Reading through my blog there are a few themes that I mention frequently. One of those is usability. This post addresses one particularly important Web usability issue–site navigation. Having great informative content is wasted if users can’t find it! Let’s look at the ways to navigate a website.
(There are other site navigation systems, for example, pull-down redirection menus, and multi-level cascading menus. But those aren’t as strong usability tools.)
Ways we navigate a website
Most sites should have the following navigation systems:
Hyperlinks: The Internet is an ever-expanding storage of information connected by an ever-growing number of hypertext links (also called hyperlinks, or links). A hyperlink is usually a line of text or image that can be selected. Traditionally, links were represented in blue underlined text. Changes in the Web now allow for a variety of options. Remember that however they appear within your site, they should stand out from the rest of the text.
Site Search: A site search engine is a popular function on a site. Usually a simple box at the top of every page;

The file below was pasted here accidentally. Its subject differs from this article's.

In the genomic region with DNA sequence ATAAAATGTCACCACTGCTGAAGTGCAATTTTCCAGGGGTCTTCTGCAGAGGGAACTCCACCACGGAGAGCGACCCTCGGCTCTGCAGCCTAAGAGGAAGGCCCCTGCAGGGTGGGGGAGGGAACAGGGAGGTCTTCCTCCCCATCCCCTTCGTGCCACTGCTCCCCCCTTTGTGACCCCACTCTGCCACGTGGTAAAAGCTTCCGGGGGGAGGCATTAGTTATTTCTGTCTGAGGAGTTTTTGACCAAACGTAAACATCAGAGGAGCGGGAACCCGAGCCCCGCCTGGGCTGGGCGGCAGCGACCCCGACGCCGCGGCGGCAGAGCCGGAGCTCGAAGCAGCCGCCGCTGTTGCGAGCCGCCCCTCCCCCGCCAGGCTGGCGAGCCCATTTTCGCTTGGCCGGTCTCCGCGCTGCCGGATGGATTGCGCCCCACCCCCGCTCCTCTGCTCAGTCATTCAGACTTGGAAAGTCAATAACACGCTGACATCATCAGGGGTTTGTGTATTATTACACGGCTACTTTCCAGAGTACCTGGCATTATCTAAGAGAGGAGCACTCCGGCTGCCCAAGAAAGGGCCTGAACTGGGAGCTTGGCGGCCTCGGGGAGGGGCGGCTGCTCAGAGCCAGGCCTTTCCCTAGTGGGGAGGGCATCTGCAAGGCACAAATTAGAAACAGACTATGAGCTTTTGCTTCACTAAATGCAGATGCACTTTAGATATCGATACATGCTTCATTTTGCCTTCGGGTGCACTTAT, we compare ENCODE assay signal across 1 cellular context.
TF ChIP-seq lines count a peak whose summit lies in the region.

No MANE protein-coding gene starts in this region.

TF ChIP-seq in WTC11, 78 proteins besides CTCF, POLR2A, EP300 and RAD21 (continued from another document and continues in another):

Advanced Site Search: Advanced search differs from a basic search since it allows users to refine a search. If your site has hundreds of products, or pages of content, and is broken down into departments or categories this is especially useful.
Site Map: A site map is a visual model of a site’s content. Allowing the users to view the site in its entirety. Site maps are organized in a hierarchy. Main categories broken down into increasingly specific subject areas. Crawled by search engines site maps are a factor in ranking.
The ways to navigate a website should be clear and easy to find. Links are calls to action and site searches help your customer find what they are looking for. All are factors in usability. Use them to create the best experience for your visitors.